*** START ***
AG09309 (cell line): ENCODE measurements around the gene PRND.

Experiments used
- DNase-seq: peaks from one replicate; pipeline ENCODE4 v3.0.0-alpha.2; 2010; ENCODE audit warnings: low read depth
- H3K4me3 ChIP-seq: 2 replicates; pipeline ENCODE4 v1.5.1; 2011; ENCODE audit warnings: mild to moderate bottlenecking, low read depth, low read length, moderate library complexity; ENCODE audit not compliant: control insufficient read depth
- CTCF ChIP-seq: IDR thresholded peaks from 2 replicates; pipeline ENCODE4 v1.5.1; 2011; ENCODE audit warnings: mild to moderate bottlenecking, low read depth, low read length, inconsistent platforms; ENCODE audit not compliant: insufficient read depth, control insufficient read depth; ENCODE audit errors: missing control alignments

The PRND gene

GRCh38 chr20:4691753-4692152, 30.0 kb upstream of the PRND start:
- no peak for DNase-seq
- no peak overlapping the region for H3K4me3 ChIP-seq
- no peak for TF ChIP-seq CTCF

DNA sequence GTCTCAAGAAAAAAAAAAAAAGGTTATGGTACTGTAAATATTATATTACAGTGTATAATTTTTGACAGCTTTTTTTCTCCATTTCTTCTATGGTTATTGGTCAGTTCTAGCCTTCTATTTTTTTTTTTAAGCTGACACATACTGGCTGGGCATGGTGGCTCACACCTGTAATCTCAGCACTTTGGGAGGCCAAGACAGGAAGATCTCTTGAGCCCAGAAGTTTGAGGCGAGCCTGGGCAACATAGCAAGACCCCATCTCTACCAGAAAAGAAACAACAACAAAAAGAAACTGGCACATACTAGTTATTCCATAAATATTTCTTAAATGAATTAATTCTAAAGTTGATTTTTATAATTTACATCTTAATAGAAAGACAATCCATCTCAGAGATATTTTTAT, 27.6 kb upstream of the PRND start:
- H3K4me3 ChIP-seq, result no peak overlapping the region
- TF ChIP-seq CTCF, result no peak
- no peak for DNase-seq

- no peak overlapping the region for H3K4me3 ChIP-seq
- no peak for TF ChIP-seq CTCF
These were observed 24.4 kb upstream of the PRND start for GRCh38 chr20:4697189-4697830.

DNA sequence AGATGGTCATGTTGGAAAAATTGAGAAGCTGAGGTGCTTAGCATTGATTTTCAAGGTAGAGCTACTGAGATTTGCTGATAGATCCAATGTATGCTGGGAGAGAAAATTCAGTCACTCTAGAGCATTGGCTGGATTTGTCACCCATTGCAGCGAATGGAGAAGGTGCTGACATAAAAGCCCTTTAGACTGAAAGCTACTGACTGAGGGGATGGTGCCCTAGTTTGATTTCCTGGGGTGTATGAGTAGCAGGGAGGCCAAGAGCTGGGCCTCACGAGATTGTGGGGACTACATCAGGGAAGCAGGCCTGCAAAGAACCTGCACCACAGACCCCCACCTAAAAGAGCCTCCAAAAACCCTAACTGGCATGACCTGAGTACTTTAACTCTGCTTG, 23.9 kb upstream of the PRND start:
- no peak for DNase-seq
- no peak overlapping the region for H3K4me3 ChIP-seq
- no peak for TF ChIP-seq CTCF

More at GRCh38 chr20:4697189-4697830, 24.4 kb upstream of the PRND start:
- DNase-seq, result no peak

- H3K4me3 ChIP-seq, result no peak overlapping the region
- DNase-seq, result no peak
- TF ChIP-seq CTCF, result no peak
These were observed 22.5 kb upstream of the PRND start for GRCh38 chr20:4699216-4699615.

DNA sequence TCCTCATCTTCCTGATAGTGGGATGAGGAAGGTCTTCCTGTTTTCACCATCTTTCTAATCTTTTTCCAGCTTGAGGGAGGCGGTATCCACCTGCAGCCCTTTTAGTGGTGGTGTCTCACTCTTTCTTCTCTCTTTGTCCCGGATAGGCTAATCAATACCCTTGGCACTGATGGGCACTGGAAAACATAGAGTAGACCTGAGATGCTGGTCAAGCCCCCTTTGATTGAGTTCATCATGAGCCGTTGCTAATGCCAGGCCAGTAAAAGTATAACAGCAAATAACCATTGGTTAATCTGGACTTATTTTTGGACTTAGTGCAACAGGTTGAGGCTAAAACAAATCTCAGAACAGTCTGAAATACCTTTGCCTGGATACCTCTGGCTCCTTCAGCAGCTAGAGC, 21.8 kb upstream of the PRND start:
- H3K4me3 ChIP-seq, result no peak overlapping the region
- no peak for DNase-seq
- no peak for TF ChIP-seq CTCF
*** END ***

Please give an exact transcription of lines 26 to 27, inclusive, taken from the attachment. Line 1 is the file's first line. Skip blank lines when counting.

- TF ChIP-seq CTCF, result no peak
These were observed 22.5 kb upstream of the PRND start for GRCh38 chr20:4699216-4699615.